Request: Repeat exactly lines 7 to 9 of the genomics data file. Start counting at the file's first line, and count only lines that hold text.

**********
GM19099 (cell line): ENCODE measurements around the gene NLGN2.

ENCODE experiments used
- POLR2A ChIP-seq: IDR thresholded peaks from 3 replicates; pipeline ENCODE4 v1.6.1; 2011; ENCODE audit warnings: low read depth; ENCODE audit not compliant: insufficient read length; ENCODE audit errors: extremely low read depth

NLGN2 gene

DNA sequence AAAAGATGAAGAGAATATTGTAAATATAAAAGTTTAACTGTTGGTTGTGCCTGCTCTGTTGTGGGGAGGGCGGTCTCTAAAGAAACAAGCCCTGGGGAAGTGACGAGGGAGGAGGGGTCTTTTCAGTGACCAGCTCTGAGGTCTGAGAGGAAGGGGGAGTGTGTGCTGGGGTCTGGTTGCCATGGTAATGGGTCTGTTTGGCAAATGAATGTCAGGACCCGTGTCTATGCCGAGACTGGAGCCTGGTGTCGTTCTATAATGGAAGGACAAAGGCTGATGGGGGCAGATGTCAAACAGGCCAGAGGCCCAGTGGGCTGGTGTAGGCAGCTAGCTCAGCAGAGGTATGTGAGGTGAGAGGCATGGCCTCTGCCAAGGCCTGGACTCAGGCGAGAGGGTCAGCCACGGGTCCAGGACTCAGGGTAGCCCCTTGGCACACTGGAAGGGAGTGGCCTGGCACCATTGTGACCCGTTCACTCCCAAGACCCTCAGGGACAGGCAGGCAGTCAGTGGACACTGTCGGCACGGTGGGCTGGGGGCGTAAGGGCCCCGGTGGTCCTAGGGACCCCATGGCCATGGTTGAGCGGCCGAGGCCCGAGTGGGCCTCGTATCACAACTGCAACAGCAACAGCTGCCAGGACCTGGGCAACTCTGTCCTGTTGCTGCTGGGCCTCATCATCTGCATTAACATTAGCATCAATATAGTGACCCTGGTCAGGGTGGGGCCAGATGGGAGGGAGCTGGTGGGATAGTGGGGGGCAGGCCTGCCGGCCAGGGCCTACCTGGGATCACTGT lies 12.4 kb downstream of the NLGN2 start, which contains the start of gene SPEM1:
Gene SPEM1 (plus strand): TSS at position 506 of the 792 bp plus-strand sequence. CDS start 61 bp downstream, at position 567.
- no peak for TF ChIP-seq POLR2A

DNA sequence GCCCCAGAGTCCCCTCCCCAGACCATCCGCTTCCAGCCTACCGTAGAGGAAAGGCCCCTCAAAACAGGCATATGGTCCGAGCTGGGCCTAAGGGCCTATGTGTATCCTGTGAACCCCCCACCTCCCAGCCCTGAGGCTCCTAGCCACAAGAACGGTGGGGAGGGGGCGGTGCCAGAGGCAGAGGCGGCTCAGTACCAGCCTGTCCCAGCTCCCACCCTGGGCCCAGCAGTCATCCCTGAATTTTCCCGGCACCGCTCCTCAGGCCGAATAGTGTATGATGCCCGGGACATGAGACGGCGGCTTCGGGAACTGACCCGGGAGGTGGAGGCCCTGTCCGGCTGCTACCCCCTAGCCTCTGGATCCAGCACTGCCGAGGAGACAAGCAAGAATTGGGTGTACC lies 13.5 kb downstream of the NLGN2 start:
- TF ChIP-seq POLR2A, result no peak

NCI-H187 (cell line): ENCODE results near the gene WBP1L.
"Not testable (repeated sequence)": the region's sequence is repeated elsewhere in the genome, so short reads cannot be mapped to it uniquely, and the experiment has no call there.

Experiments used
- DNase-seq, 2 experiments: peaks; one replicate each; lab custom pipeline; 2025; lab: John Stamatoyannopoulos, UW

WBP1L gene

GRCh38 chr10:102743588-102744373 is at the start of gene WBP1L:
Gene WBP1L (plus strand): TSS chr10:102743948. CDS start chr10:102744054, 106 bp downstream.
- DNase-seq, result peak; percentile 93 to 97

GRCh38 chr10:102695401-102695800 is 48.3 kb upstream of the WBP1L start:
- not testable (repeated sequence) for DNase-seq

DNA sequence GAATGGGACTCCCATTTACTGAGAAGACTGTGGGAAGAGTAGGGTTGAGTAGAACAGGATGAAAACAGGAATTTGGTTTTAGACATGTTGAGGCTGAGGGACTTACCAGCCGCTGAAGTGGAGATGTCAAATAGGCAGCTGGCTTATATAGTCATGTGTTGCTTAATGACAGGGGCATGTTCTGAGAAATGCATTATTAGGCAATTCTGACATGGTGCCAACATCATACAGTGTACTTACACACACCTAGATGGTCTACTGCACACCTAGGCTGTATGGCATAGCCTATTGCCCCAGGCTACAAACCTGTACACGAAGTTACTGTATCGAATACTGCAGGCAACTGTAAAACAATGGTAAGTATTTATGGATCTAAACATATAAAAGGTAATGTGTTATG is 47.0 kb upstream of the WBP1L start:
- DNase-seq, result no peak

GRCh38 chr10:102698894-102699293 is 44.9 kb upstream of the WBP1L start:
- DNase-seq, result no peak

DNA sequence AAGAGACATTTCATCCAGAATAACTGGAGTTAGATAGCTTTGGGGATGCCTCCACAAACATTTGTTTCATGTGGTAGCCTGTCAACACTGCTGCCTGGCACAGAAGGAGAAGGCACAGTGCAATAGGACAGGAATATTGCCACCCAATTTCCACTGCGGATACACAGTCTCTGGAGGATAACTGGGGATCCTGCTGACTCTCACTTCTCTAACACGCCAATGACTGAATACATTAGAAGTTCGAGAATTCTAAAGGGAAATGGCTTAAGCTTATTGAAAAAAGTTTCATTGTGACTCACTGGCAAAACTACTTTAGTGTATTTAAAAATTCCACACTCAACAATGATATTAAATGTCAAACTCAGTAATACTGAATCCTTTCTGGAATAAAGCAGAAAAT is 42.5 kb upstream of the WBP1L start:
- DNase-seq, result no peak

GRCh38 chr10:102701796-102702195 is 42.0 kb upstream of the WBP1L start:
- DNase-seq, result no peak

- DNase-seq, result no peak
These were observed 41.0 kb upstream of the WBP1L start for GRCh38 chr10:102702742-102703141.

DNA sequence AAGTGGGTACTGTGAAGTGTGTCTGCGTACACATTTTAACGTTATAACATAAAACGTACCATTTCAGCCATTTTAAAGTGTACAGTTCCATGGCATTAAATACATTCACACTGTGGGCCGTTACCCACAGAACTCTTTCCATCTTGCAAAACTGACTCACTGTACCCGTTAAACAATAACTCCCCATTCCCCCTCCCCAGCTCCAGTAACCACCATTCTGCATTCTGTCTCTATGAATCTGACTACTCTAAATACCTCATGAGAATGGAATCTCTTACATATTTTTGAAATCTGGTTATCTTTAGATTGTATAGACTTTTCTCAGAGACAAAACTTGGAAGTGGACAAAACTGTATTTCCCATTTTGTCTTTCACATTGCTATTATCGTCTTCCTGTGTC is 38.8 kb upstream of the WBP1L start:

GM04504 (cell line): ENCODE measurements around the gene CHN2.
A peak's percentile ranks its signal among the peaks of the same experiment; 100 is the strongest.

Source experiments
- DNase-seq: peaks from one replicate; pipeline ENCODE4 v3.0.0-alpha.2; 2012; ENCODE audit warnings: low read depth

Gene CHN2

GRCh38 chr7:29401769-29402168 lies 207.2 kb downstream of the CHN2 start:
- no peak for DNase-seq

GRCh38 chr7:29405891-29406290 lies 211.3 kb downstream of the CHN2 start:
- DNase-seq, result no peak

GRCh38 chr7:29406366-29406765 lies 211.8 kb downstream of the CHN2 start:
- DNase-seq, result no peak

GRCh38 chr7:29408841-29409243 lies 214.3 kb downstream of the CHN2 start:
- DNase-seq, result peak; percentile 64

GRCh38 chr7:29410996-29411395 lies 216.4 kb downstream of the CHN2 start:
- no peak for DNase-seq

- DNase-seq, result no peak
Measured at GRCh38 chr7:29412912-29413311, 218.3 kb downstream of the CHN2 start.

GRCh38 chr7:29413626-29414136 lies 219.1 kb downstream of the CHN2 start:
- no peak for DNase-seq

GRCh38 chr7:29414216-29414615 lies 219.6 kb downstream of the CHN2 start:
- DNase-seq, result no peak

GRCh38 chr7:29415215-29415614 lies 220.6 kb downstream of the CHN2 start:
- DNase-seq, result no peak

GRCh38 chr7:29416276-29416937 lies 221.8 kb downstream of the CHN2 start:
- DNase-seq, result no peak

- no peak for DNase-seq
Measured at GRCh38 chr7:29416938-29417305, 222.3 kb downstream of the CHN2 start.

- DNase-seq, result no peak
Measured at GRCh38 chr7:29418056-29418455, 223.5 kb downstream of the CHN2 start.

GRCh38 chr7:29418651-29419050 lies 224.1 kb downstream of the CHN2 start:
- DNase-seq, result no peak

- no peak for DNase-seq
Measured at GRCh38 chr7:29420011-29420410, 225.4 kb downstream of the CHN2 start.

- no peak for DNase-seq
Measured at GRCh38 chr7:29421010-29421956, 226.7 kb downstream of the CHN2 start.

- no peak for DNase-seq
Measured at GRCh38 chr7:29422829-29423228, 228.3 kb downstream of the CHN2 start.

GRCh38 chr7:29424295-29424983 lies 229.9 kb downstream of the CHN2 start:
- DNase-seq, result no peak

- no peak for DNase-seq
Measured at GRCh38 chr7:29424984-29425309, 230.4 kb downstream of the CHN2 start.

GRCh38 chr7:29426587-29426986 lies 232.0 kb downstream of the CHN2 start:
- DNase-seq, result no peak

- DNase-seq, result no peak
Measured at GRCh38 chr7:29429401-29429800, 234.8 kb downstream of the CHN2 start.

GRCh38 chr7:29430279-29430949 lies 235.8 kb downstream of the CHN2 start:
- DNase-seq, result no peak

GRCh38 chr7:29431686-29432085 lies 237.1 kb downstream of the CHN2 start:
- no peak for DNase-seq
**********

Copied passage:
- no peak for TF ChIP-seq POLR2A

DNA sequence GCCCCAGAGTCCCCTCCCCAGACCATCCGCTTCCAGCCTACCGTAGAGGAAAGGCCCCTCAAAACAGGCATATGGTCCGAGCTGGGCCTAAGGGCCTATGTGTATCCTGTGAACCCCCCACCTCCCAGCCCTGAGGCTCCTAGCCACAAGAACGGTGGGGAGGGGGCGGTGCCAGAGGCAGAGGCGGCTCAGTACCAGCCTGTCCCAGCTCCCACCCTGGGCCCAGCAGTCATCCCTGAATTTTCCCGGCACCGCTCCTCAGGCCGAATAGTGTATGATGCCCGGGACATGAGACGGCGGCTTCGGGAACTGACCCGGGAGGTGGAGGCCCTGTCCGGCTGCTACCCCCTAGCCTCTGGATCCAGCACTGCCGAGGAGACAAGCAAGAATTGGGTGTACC lies 13.5 kb downstream of the NLGN2 start:
- TF ChIP-seq POLR2A, result no peak